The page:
Some people were seen looting local businesses, including a music store, a fast-food restaurant and a sex shop along Ste-Catherine St. E., not far from Montreal police headquarters on St-Urbain St.

The STM, Montreal's public transit authority, shut down service on a part of the Montreal metro's green line, which covers the stretch of downtown where Montreal's police headquarters are located, for about an hour starting around 9 p.m. on Sunday.

Demonstrators had gathered to denounce racist violence and police impunity before marching -- both in the U.S. and at home.

“Racism is a Quebec Problem Too,” “Black Lives Matter” and other slogans were written across signs from the thousands who started gathering around 4:30 p.m. at the corner of Maisonneuve Blvd. and St. Urbain St.

The protesters joined the massive protests and unrest across the continent and internationally sparked by the death of George Floyd – the Black man who died after being pinned under the knee of a white Minneapolis police officer, who has been charged with murder.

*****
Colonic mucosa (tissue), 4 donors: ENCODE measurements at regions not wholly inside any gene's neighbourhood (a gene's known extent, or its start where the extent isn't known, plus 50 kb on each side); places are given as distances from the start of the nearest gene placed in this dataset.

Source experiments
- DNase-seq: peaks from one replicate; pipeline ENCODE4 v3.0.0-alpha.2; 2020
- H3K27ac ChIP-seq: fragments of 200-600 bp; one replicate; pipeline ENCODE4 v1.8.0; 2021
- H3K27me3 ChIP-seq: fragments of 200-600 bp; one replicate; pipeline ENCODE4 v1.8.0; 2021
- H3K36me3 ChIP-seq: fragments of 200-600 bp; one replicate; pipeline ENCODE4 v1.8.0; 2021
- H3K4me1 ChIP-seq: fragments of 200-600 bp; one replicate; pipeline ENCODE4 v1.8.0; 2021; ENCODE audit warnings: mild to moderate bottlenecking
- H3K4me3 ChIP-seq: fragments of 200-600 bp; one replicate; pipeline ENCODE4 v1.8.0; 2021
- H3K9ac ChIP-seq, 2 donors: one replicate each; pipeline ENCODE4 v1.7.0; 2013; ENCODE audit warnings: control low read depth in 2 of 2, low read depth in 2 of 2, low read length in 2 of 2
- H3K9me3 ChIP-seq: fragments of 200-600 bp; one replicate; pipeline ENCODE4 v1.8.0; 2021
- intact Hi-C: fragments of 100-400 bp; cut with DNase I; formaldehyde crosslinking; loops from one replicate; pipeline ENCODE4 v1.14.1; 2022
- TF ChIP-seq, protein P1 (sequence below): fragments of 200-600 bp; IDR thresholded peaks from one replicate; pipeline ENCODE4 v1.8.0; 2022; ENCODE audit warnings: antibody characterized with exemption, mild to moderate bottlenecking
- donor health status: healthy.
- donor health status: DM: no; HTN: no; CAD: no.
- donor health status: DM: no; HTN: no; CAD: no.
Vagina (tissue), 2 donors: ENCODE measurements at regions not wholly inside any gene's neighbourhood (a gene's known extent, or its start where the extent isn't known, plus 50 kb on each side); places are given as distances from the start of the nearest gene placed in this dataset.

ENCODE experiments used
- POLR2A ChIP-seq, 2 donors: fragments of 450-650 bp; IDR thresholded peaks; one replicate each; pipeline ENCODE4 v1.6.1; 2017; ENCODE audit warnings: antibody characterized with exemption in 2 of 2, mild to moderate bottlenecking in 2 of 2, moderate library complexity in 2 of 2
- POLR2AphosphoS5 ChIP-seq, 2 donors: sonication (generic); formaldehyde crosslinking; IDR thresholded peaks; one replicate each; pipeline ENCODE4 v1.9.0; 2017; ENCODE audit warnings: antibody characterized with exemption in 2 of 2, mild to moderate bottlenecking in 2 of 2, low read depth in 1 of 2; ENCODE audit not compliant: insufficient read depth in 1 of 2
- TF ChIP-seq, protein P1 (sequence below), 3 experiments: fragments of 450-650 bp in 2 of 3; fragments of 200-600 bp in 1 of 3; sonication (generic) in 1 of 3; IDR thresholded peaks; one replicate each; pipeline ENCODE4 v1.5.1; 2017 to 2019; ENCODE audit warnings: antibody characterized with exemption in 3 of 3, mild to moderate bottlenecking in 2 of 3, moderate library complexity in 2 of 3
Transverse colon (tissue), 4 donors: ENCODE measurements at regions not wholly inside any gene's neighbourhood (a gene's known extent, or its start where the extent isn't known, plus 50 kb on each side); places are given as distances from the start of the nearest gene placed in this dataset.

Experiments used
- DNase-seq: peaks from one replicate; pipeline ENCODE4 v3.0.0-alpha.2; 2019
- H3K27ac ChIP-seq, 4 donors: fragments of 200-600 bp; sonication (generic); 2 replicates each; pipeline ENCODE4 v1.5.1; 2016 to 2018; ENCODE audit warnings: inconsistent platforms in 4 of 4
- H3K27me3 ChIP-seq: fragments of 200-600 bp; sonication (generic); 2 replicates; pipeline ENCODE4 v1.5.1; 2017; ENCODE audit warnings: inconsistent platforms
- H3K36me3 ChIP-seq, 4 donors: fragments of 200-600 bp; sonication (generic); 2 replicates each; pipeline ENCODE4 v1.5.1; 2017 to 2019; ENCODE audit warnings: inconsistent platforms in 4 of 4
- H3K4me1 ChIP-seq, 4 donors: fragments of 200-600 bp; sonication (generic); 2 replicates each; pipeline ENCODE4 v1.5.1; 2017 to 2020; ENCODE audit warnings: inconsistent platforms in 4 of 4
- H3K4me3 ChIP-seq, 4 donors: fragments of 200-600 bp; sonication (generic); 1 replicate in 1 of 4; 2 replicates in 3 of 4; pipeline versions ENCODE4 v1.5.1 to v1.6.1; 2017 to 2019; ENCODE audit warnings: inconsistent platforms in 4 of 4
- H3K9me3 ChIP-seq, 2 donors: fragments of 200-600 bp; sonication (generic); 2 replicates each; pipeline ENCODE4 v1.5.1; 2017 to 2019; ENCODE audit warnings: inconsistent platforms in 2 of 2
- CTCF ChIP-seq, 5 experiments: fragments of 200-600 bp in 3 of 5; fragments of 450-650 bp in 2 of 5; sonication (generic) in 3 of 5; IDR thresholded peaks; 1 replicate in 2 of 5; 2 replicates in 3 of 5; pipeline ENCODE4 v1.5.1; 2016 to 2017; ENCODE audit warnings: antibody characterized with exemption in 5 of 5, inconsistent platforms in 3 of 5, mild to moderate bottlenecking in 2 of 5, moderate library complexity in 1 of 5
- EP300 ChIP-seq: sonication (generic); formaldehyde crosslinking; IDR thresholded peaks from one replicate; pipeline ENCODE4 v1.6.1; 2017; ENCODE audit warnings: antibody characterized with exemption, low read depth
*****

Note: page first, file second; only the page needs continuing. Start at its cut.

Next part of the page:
Organizers drew attention to Floyd's death, but also others across the United States and Canada. They publicized the event on the Justice for George Floyd & All victims of police racism Facebook event.

"It's important for everyone to be here today so that we can have a lot of voices to say the George Floyd event is not a singular event," said Marie-Livia Beauge, one of the Montreal protest organizers. "It keeps happening and it's happening here in Montreal so to be here together is to show solidarity and denounce the injustice."

Montreal police were out in large numbers to watch the crowds, and organizers attempted to keep people physically distant from each other without much success. The vast majority of protesters came with masks.